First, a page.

Once established, AgARDA will bring together interdisciplinary research teams to accelerate research on topics that fall within these three priority areas. By supporting high-risk, high-reward research, the agency could fund research on underfunded innovations with high climate mitigation potential. AgARDA could also play a role in protecting the U.S. food system from threats like novel crop and livestock diseases.

How Will AgARDA Generate High-Impact Discoveries?

Compared to other USDA research programs, AgARDA’s high level of autonomy in determining research objectives and its streamlined process for awarding funds would allow it to react quickly to new research opportunities. Whereas other USDA research programs and agencies are overseen by an advisory board with congressionally mandated seats for industry and academic stakeholders, ARPA agency directors typically report solely to their respective secretaries – in the case of AgARDA, the Secretary of Agriculture – who retain only minimal oversight. This flat organizational structure provides agency directors with more discretion over research objectives, cuts bureaucratic red tape, and ultimately allows directors to be action-oriented and ambitious in their consideration of out-of-the-box ideas.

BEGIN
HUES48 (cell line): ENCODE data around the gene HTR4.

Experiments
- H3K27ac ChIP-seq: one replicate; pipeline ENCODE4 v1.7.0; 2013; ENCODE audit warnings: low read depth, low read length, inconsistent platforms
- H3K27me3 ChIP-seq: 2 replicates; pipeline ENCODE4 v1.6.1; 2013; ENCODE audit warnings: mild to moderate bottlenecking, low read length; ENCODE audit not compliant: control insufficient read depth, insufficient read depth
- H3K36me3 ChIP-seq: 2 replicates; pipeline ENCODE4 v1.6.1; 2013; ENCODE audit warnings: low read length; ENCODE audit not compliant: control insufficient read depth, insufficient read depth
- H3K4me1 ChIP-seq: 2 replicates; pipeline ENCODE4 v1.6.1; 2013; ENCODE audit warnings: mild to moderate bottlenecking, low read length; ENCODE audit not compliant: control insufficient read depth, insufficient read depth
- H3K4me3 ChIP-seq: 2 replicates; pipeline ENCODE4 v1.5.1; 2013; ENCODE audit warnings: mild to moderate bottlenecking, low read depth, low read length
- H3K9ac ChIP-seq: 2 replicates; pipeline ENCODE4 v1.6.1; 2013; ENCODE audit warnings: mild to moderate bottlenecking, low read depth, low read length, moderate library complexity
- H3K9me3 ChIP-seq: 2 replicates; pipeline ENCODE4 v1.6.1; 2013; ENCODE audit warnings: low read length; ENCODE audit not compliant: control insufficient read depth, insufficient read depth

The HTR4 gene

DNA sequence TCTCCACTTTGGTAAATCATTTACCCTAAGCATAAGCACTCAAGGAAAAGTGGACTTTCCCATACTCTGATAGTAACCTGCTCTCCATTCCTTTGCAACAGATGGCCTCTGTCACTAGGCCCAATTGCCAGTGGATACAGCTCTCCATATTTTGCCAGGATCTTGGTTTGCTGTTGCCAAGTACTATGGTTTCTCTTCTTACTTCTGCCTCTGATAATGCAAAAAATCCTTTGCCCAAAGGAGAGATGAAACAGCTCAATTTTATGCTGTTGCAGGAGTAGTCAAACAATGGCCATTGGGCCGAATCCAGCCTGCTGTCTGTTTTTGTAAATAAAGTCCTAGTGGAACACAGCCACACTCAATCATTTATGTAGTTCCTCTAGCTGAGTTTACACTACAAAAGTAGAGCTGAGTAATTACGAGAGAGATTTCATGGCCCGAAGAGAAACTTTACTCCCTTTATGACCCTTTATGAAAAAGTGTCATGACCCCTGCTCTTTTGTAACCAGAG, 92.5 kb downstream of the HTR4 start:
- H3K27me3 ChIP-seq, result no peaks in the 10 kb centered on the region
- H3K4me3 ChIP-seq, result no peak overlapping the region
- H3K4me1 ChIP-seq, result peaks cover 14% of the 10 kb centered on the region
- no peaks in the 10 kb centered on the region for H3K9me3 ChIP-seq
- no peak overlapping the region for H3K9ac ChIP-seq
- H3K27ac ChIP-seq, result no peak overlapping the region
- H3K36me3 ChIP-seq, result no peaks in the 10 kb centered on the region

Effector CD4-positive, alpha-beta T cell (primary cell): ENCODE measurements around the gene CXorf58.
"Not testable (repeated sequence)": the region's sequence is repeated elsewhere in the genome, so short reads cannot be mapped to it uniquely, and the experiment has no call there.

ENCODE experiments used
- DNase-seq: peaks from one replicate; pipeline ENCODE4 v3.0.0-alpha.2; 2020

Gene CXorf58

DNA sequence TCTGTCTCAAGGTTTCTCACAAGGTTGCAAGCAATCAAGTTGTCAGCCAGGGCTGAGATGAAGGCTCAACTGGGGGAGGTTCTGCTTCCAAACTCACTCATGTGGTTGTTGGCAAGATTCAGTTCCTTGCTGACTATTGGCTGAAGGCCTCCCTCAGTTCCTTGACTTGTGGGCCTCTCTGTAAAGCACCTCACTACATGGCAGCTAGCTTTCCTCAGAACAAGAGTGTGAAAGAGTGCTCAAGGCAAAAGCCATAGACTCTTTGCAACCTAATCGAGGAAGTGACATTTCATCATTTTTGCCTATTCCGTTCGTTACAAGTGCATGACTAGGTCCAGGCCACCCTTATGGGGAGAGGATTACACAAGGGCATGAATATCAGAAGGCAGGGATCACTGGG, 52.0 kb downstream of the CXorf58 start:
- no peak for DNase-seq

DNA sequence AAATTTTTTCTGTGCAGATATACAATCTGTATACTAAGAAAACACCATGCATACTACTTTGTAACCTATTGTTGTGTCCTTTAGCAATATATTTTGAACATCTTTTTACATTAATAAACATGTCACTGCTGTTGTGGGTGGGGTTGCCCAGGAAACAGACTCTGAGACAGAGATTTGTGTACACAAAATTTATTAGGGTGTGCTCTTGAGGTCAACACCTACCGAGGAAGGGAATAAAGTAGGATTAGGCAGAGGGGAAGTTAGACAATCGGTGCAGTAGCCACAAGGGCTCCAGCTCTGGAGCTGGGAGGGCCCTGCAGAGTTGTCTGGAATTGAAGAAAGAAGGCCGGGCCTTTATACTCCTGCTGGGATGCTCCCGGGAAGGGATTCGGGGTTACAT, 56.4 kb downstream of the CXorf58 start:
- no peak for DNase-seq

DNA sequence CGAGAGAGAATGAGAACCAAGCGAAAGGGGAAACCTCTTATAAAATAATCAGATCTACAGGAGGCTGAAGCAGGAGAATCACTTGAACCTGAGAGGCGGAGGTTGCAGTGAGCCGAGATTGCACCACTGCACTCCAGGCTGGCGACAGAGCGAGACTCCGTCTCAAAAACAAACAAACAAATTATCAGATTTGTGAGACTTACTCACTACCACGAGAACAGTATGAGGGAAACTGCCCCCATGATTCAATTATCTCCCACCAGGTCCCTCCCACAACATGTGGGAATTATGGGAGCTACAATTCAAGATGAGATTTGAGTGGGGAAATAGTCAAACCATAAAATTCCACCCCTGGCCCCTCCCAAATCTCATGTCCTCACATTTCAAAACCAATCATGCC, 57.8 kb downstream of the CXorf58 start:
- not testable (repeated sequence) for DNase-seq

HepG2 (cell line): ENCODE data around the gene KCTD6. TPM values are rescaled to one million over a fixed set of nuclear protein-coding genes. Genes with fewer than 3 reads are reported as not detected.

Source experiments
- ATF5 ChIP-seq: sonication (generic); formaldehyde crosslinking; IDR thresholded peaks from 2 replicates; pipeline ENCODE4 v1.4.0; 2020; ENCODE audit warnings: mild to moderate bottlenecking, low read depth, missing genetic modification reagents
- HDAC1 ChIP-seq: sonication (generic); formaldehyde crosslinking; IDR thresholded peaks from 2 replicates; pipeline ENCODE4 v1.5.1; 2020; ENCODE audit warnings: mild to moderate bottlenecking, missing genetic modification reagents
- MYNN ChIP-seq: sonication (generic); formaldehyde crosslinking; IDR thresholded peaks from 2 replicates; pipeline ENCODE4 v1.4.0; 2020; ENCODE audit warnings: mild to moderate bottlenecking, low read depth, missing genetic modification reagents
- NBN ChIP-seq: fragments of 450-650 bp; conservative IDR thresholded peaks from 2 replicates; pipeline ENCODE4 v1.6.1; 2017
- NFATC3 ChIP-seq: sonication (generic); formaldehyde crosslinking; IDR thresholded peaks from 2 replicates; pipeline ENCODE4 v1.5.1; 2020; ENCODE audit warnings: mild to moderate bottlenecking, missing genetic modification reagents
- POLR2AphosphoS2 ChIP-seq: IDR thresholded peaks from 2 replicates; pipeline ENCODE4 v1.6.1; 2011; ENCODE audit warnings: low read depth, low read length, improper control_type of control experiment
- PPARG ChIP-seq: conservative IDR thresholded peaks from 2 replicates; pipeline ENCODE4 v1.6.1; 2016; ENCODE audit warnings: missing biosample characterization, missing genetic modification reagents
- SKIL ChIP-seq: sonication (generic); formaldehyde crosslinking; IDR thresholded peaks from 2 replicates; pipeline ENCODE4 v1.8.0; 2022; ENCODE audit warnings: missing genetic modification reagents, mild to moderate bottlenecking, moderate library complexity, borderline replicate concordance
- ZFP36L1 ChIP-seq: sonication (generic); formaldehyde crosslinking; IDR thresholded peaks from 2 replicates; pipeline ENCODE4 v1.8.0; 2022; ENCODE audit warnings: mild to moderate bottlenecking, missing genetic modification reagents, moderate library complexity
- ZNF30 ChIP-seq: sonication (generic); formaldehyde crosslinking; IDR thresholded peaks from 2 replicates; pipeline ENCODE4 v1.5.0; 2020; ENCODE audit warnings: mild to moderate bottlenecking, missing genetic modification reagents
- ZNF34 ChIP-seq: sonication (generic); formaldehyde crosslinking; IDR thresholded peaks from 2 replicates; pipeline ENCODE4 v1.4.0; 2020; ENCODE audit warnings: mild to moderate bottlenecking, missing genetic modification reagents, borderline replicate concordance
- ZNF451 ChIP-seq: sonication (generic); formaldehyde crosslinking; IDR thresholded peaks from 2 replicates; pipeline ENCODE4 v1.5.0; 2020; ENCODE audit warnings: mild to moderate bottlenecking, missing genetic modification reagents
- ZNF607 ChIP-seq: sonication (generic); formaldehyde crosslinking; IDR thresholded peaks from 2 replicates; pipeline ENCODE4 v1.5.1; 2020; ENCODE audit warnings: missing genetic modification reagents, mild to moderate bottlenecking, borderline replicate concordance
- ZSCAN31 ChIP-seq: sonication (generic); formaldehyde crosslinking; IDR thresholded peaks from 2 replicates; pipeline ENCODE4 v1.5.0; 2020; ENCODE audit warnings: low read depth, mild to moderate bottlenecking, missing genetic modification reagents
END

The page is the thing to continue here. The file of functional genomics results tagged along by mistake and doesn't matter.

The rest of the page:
AgARDA’s distinct proposal request process would further enable the agency to develop focused research objectives that are potentially transformative. Whereas the Agriculture and Food Research Initiative (AFRI) – the USDA’s flagship competitive grants program – issues broad requests for applications where researchers submit proposed research questions, ARPA-style requests for proposals (RFPs) provide the answer to a pressing challenge and then solicit proposals from researchers on how to achieve it. For example, in 2010, the “Batteries for Electrical Energy Storage in Transportation" (BEEST) program at the Department of Energy’s ARPA-E solicited projects to develop a variety of rechargeable battery technologies that would enable electric and plug-in hybrid vehicles to meet or beat the price and performance of gasoline-powered cars. By posing a hypothetical solution as the end goal, ARPA-E’s RFPs ensured that researchers would propose narrow, high-impact responses that are laser-focused on de-risking or identifying ambitious new technologies.

In general, DARPA and ARPA-E fund projects just long enough to determine feasibility, typically three to five years. Successful research teams often then go on to receive follow-on private sector investment. Several success stories have spun out of ARPA-E. For instance, the BEEST program awarded $1.5 million to one project at Stanford University that went on to receive $500 million in investment from Volkswagen to produce EV batteries for industrial production. The company had an estimated value of $3.3 billion when it announced its initial public offering in 2020.